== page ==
Origami and the Making of Between the Folds
Vanessa Gould, Director of Between the Folds
Wednesday, September 9, 2015 at 5:00 PM
Charles B. Wang Center Theatre



haing ngor film

Port Jefferson Documentary Film Series
The Killing Fields of Dr. Haing S. Ngor
Monday, October 26, 2015 at 6 PM
Charles B. Wang Center Theatre

(2015 | USA | 87 min. | English | documentary | Directed by Arthur Dong )

Introduction and Q & A by Wayne Ngor (nephew of Dr. Haing S. Ngor & narrator of the film) and Sophia Ngor (niece of Dr. Haing S. Ngor, who appears in the film)

Set against the backdrop of Cambodia's Khmer Rouge reign of terror, The Killing Fields of Dr. Haing S. Ngor chronicles a powerful journey of love, loss and reconciliation. The years encapsulating this horrific period are seen through the eyes of Dr. Haing S. Ngor, who escaped to America and recreated his experiences in The Killing Fields, winning an Oscar® for his first film. From 1975 to 1979, the Khmer Rouge’s social experiment transformed the country into a communist agricultural utopia, causing the deaths of some two million Cambodians who perished from mass starvation, forced labor, torture, slavery, ethnic cleansing and political executions. Dr. Ngor became the de facto worldwide ambassador for truth and justice in his homeland, only to be gunned down in an alley in Chinatown Los Angeles – a case still surrounded by transnational conspiracy theories.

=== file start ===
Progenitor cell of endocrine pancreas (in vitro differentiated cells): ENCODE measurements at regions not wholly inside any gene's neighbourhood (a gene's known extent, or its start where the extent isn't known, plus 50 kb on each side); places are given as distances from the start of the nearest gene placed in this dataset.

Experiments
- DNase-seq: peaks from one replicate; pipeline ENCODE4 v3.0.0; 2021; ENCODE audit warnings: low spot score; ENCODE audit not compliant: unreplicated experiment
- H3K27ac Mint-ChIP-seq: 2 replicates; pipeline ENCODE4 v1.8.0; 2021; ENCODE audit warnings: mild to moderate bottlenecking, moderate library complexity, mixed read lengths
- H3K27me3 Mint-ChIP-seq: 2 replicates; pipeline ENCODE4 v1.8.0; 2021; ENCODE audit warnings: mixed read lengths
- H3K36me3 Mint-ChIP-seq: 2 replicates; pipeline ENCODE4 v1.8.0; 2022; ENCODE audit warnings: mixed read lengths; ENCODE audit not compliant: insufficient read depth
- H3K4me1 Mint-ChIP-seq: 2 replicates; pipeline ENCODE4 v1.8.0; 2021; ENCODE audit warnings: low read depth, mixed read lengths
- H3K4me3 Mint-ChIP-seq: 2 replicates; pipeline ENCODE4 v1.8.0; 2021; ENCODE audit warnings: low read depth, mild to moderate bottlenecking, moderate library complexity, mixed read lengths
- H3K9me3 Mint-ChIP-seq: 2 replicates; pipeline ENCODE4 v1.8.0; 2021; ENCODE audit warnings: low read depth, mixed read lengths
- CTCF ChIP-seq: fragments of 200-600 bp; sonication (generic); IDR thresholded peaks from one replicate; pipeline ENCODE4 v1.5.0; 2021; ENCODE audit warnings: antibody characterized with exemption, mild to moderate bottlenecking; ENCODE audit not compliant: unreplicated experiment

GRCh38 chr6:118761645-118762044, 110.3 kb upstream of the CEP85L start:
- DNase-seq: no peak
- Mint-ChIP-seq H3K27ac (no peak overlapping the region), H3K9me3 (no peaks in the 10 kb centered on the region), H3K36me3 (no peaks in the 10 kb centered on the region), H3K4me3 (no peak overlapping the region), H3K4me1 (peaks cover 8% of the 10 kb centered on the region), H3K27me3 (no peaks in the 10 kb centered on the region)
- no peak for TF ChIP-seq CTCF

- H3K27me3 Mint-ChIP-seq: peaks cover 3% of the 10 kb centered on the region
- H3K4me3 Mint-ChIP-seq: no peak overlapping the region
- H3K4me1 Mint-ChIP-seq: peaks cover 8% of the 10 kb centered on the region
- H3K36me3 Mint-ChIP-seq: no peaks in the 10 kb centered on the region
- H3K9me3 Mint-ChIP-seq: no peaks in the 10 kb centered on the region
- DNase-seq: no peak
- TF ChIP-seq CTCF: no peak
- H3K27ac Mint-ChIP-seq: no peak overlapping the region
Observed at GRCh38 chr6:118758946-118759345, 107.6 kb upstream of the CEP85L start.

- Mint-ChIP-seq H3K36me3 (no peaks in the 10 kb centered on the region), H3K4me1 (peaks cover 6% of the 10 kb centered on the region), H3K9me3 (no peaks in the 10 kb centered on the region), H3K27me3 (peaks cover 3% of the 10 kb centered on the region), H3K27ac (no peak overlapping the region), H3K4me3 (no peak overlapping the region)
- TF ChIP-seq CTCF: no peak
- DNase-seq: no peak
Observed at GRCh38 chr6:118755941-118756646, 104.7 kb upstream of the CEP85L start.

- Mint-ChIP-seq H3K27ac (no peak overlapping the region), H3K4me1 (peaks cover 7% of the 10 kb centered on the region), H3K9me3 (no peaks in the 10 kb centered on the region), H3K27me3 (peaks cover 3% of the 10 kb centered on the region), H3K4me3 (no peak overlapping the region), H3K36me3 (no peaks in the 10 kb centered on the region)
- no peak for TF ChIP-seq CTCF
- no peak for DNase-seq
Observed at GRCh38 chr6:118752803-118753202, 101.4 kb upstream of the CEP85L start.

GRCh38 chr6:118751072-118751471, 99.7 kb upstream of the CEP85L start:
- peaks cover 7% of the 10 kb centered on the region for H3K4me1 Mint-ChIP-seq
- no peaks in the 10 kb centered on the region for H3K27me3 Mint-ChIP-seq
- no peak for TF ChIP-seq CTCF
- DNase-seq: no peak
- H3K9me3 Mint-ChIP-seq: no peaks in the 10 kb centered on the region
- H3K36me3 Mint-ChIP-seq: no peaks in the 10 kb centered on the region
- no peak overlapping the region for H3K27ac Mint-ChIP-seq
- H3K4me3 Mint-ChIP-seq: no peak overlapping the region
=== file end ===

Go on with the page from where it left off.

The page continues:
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love marriage kabul film

Port Jefferson Documentary Film Series
Love Marriage in Kabul
Monday, November 2, 2015 at 6 PM
Charles B. Wang Center Theatre

(2014 | 85 min. | Australia | Afghanistan | Persian with English subtitles | documentary | Directed by Amin Palangi)

Love Marriage In Kabul is a fascinating and moving story following romance, courtship and marriage practices in Afghanistan. The film won the Audience Award for best documentary at the 2014 Sydney Film Festival. Love Marriage in Kabul details Mahboba's untangling of a seemingly forbidden love between Abdul, an orphaned boy, and Fatemeh, the girl next door. The documentary is driven with suspense as the characters plot and journey tirelessly to unite Abdul and Fatemeh. This is a film which transcends its genre. It is not a mere recounting of events, nor is it a dramatisation. Rather, the filmmakers have cracked the surface of the story, allowing audiences to be compelled and engrossed in the human drama. In addition, an unexpected pivot escalates tension to a feverish pitch, and the documentary becomes gripping reality.

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people are the sky film

People are the Sky: Journey to North Korea
Thursday, November 12, 2015 at 6 PM
Charles B. Wang Center Lecture Hall I

(2015 | Korea | 90 minutes | Korean with English subtitles | documentary Directed by Dal Sil Kim-Gibson)

Introduction & Q&A by film’s producer, Dai Sil Kim-Gibson

People Are the Sky, Kim-Gibson’s eighth, and most personal film, connects two ideas: the search for home, and the nature of ordinary people, while exploring the evolution of the Democratic People's Republic of Korea (DPRK) in relation to the Republic of Korea (ROK) and the USA. The film's title was inspired by Dong Hak, or eastern learning, the indigenous Korean religion / philosophy that arose in the late 19th century. Dong Hak teaches that God is Ha Nu Nim – he who resides in the sky – and that all people are equal with God: a teaching that elevates common people and gives rise to the saying “People Are the Sky.”